Nikolas Cruz, the 19-year-old accused of killing 17 at a Florida high school, was able to legally purchase an AR-15 assault rifle designed with the capability of mass slaughter. Does President Trump or Congress need to hear any louder alarm — yet again — that the nation’s gun laws are woefully, recklessly, lethally inadequate?
Three of the nation’s worst mass shootings — Las Vegas (58 dead), a Texas church (26) and now Florida (17) — have occurred in Trump’s year-old presidency. Yet nothing’s happened on even the easiest steps such as banning bump stock devices that allow automatic fire. The White House is mute, save for stock platitudes about thoughts and prayers and something must be done about mental health.
President Trump’s talk about mental health rings hollow. One of his first actions as president was to cancel an Obama-era ban on gun purchases by those with serious mental health troubles.
This country is swimming in a deadly ocean of more than 350 million guns, far more than any other nation, making controls difficult. But there are sensible measures that can limit the dangers of firearms and put them out of reach for the wrong people. Let’s take away the means of allowing a deranged individual to carry out his fantasies of inflicting mass carnage on the world he is isolated from.
Here are starting points:
• Background checks can keep firearms out of the hands of unstable or violent people. Close the loopholes that allow sales at gun shows and private exchanges without any background checks at all.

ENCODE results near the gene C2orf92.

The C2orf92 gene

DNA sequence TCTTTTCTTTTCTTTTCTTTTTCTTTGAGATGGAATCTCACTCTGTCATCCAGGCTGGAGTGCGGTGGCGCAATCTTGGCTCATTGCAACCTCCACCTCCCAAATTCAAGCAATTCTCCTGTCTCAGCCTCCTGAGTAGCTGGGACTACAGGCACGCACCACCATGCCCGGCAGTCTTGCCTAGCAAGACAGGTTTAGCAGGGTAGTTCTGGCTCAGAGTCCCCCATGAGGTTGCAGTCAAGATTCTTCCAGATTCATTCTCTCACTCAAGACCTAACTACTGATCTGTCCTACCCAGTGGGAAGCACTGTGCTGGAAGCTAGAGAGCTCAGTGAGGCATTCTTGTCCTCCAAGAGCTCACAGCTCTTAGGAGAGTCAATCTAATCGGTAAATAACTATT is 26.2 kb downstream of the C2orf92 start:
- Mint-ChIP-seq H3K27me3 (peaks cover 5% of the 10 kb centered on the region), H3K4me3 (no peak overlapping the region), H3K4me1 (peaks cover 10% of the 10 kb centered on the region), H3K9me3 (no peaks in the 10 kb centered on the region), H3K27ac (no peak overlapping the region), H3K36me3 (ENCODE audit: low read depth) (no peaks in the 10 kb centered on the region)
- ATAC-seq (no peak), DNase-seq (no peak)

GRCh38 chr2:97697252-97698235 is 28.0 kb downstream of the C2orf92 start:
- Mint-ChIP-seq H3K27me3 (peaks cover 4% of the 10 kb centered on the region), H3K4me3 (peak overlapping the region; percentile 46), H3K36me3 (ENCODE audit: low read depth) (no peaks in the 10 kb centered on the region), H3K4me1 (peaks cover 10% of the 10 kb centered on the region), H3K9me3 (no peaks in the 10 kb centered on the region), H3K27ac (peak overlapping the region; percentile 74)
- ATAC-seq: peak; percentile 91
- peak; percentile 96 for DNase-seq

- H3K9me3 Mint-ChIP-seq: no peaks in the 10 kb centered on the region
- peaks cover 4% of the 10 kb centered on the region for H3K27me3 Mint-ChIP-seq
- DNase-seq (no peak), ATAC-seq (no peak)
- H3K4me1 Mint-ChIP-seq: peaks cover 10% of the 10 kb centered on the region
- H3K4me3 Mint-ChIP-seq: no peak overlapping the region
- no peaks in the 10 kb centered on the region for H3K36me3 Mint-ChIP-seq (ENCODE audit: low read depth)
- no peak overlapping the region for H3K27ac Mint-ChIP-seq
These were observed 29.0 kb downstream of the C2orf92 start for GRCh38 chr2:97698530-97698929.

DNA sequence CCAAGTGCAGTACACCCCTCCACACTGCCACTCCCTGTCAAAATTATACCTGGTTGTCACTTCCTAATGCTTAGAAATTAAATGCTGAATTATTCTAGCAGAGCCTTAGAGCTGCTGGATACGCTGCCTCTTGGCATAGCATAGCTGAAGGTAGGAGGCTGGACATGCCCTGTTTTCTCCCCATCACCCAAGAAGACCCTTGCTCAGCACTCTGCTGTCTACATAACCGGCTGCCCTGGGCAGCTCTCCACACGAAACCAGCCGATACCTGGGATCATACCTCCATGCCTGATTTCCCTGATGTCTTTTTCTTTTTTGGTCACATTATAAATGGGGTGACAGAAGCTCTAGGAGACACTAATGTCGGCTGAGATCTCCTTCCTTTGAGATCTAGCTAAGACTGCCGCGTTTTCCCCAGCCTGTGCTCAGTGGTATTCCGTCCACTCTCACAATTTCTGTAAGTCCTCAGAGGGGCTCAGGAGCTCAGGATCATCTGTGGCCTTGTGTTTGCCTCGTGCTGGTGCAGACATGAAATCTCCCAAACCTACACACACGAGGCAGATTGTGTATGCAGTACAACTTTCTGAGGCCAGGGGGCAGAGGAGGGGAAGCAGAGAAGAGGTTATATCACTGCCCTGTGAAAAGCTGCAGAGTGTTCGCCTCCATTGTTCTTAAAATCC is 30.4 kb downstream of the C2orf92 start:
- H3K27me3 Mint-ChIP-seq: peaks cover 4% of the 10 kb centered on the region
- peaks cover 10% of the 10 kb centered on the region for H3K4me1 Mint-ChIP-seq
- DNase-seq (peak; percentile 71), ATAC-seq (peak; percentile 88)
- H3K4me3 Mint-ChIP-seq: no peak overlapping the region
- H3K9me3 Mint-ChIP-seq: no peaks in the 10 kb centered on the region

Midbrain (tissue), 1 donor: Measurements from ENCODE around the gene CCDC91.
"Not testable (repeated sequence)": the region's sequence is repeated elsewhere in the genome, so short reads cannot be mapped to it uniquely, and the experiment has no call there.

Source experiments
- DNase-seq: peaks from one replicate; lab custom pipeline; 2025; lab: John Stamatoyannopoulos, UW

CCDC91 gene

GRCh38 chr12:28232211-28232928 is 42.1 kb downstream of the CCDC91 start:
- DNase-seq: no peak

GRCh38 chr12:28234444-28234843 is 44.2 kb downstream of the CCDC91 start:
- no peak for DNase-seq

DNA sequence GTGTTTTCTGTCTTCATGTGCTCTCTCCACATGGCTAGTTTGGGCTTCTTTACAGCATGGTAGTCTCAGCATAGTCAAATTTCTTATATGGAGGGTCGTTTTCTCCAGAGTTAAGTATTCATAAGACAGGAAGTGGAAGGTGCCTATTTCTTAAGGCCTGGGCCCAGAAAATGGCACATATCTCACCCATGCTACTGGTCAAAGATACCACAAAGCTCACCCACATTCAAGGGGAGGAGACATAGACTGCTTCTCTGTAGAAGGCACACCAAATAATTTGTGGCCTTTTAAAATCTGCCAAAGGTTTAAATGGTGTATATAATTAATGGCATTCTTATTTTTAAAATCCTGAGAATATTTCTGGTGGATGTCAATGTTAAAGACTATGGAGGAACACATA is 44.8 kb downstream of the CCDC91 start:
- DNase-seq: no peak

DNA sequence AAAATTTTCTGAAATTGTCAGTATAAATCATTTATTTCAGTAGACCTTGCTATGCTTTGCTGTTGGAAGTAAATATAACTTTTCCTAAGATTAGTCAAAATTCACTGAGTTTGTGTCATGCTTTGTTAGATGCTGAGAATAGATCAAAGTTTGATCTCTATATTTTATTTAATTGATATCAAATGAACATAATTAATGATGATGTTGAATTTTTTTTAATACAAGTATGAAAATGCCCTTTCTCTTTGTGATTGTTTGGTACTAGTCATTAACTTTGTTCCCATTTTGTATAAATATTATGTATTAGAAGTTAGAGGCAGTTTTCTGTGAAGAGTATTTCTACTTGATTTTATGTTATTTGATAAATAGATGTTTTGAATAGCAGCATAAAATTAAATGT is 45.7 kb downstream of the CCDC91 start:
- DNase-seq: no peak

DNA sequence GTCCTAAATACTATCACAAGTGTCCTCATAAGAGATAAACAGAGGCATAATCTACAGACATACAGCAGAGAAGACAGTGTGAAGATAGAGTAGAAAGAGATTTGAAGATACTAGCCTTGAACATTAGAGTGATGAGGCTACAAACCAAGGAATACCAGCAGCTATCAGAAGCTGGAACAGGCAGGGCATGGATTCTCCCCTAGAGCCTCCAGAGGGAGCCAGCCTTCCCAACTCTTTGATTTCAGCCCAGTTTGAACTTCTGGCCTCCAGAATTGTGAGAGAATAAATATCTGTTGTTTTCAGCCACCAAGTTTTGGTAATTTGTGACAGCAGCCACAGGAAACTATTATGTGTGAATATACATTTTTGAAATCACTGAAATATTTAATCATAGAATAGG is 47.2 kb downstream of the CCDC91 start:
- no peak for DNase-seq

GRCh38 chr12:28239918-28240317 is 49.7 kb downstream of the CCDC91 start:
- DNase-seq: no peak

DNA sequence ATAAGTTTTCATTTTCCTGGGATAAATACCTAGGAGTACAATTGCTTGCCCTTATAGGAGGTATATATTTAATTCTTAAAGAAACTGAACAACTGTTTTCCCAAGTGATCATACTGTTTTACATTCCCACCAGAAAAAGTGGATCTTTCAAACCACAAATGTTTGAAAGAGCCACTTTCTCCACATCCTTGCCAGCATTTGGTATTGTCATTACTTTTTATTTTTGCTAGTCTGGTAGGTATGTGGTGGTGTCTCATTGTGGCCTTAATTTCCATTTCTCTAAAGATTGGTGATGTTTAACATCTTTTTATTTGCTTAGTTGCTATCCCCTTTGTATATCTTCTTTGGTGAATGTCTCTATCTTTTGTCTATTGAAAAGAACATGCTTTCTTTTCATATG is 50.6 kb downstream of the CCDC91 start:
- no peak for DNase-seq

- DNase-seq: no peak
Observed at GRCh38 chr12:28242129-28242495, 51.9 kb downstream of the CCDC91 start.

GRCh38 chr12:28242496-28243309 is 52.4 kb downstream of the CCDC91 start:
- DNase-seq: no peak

• Trump must reinstate the Obama-era ban on gun purchases by people with serious mental health problems. He needs to do it now.
• Research on what works and doesn’t sounds obvious, but Congress has repeatedly blocked money to study the topic under pressure from the gun lobby. This is inexcusable.
• In one truly insane illustration of the laxity of U.S. gun laws, suspected terrorists who were deemed too grave a threat to board an airplane are allowed to legally purchase firearms capable of performing mass destruction.
• Assault rifles do not belong in this country’s streets — or elementary schools or churches or college campuses or movie theaters or concerts, to name a few sites of recent massacres. Congress should reinstate the assault weapons ban that was allowed to expire in 2004 due to politicians too timid to take on the gun lobby.
“I’d rather pass gun safety legislation than win the election,’’ said House Democratic leader Nancy Pelosi. In the short run, she urged Congress to drop a prohibition on funds to research gun violence. Even that tame step faces long odds on GOP-dominated Capitol Hill.
For Pelosi, such a stand is hardly courageous in San Francisco. The tougher votes must come from members of the House and Senate facing close races, especially in rural areas where gun owners are suspicious of where tighter regulation might lead.
The worst reaction of all is for our so-called leaders to timidly shrug at the futility of enacting new gun laws — like one that would have prevented Cruz from purchasing a new AR-15, or that even today allow people to purchase bump stocks such as the one that wreaked devastation on a crowd of concertgoers in Las Vegas.
Don’t lose that outrage, Americans. Demand action.
President Trump and Congress need to treat this epidemic of mass shootings with the courage and resolve it merits. Instead, they are terrorized and debilitated by an absolutist gun lobby that is willing to accept these ever-escalating American acts of madness as the price of its dogmatic definition of freedom.
This commentary is from The Chronicle’s editorial board. We invite you to express your views in a letter to the editor. Please submit your letter via our online form: SFChronicle.com/letters.
Originally published at www.sfchronicle.com on February 16, 2018.